Problem-solving fascinates me because no two ways are exactly the same and the conversation always looks different. Learning new methods and understanding what actions people pursue in search of a solution makes me better at my job and a better human being. I created Bounded Context for two reasons: to explore how leading thinkers solve problems and in hopes that you might discover a piece of knowledge to help you become a better problem solver yourself.
The first year was an incredible journey. I heard from twenty-four industry experts and my curiosity remains at an all-time high. I interviewed friends, former colleagues, and new faces and while the details might differ, the goal is always the same. Lead with empathy, prioritize outcomes, brainstorm options, progress in small steps, get feedback along the way, stay humble, and work as a team to deliver impactful solutions. It’s been an absolute pleasure to explore one of my favorite topics with such incredible guests and share it with you, our listeners.
We’re celebrating one full year of Bounded Context and I’m recapping some a-ha moments and key takeaways from the first season.
Problem-solving is an opportunity for change
In Episode 19, my friend Tom Illmensee said, “The hard cards you got dealt this morning are actually a gift for you to figure out a clever way to play the hand.” Problem-solving extends far beyond technology.
Every single person is a problem solver. Stuck in traffic on your morning commute? Find another route to avoid congestion. Project deadline moved up a week? Quickly inspect and learn what you may need to adapt. Lack the motivation to achieve a personal goal? Ask for accountability, set weekly reminders, find creative ways to spark change.
The details look different for everyone, but behind every problem is an opportunity for change.
There is no preferred method and no single approach fits everyone. It’s a life-long, ever-evolving process with tremendous lessons along the way. This is why I started Bounded Context—as both a guide and an invitation to explore opportunities and potential outcomes in your own life.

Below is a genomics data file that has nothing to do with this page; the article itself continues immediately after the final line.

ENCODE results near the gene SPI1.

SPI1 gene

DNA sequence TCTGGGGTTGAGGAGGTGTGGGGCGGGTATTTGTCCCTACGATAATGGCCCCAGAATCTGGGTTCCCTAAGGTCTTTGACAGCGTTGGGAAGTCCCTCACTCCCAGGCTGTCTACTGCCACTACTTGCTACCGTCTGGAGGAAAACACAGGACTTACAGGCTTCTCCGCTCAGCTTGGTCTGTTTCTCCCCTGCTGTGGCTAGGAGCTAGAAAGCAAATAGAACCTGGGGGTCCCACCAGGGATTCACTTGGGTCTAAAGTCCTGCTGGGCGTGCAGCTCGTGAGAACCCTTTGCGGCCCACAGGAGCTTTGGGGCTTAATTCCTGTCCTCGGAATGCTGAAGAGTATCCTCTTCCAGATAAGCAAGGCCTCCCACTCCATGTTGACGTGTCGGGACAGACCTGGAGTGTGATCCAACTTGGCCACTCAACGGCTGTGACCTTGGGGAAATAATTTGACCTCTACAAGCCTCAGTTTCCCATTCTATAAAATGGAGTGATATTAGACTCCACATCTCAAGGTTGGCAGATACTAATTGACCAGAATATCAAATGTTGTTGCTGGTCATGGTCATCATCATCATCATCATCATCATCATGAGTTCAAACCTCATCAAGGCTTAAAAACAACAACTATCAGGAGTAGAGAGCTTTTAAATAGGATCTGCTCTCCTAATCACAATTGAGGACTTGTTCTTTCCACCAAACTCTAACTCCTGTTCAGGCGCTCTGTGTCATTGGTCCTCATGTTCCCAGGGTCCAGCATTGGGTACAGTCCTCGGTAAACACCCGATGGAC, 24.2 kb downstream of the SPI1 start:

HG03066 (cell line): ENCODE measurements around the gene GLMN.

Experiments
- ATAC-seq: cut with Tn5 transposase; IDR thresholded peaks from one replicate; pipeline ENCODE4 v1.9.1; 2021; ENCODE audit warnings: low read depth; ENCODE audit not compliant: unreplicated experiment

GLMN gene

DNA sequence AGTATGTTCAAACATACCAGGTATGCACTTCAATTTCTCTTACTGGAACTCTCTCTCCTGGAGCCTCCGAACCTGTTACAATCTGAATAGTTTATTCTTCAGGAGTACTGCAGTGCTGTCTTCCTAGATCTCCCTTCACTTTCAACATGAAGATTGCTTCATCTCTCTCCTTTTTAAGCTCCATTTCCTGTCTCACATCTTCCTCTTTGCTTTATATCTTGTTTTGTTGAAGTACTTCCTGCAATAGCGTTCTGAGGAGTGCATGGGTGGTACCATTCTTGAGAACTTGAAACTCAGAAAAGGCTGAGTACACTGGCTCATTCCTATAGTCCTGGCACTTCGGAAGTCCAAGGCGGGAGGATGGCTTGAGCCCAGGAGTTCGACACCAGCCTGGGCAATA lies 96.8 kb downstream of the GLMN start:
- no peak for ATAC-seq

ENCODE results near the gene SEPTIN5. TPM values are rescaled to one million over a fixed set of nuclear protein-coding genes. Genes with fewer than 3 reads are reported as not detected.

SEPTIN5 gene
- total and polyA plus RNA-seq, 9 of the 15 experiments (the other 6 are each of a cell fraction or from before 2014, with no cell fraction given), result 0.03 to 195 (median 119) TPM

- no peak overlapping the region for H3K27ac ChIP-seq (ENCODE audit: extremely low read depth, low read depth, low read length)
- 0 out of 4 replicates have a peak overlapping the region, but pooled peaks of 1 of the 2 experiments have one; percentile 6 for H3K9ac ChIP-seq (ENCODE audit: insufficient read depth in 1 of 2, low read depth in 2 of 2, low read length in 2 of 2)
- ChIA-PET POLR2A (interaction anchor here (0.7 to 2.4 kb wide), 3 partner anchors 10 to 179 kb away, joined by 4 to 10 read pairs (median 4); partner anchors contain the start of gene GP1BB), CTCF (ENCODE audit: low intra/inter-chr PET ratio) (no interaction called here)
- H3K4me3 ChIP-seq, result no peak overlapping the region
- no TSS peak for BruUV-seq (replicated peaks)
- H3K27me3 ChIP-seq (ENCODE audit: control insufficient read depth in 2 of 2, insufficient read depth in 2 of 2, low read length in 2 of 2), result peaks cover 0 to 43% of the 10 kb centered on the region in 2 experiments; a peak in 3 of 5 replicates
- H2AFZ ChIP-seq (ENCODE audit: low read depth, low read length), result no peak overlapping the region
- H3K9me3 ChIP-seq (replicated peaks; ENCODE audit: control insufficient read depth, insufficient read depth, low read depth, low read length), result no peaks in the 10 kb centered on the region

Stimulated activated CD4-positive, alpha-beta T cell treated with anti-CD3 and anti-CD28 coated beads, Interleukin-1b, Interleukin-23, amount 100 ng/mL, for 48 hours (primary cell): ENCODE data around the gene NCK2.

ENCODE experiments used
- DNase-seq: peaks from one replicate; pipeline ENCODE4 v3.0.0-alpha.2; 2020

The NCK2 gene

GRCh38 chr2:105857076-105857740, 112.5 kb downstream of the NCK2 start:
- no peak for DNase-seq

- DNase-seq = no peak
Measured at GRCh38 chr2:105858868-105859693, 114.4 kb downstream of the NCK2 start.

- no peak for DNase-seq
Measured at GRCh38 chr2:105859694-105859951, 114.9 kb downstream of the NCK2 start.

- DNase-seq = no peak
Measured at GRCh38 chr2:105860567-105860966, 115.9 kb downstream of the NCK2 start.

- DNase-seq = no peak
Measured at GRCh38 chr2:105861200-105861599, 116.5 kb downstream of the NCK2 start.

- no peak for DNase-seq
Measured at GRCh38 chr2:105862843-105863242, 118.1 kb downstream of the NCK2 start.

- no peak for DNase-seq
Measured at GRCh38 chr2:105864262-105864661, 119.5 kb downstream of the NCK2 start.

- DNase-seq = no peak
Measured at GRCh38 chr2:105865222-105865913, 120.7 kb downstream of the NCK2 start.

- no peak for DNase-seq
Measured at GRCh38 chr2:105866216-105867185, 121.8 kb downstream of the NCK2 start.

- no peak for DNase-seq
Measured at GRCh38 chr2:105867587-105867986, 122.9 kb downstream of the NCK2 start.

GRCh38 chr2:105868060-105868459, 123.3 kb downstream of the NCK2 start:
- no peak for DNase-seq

Gain alignment from day one
I was joined by Andy Glover for Episode 15 and learned how he and his team at Netflix are working to measure productivity for software projects and developer teams. He said that productivity looks like moving fast with confidence, which starts by aligning teams around a shared vision from day one.
Before diving into a problem, ask yourself:
- Am I asking the right questions?
- What are my goals and how do they align to our strategic objectives?
- How can I bridge the gap between technical practitioners and executives driving strategic initiatives?
Be curious, ask questions, and gain perspective to find shared objectives before breaking into teams for specialized work. When teams lack a common direction or north star, productivity can go sideways quickly. Instead, define what success looks then create a plan to measure progress. Andy said:
“What is true productivity? It’s not just moving fast, it’s moving fast with confidence. What does confidence mean? A high degree of testing, reliance, scalability. So we get busy building and capturing specific metrics in terms of our objectives.”
Gaining alignment takes time but is critical to success.
Surf the chaos
Wes North joined me for Episode 20 and we discussed Cloud migration, the future of technology, and where IT Operations will be in 10 years. During the interview, he shared an incredible phrase, “surf the chaos”.
A good problem makes you question things and comes with a period of uncertainty. Change is hard, especially when the stakes are high and your decisions could affect other people. But this is the meat and potatoes of problem-solving—when the unknown is great, the opportunity for change is even greater.
Is it possible to make major changes that drastically improve your life and the lives of others? Yes. But it often requires you to surf the chaos, adjust your strategy, and lean on teammates for support.
Empathy is the superpower we all need
Sound familiar? It’s a quote from Leah Cunningham who joined me for Episode 21. Leah reminded me why we solve problems in the first place. Most industries boil down to the same thing—human beings solving problems for other human beings. Emphasis on the word human in that last sentence.
Problems come in all shapes and sizes and are inherent to being human. Every problem is a dress rehearsal for the next one. Practice does not make perfect, but it does make us better and more perfectly human.
I had a blast with our first year of Bounded Context and am so excited about where we go next.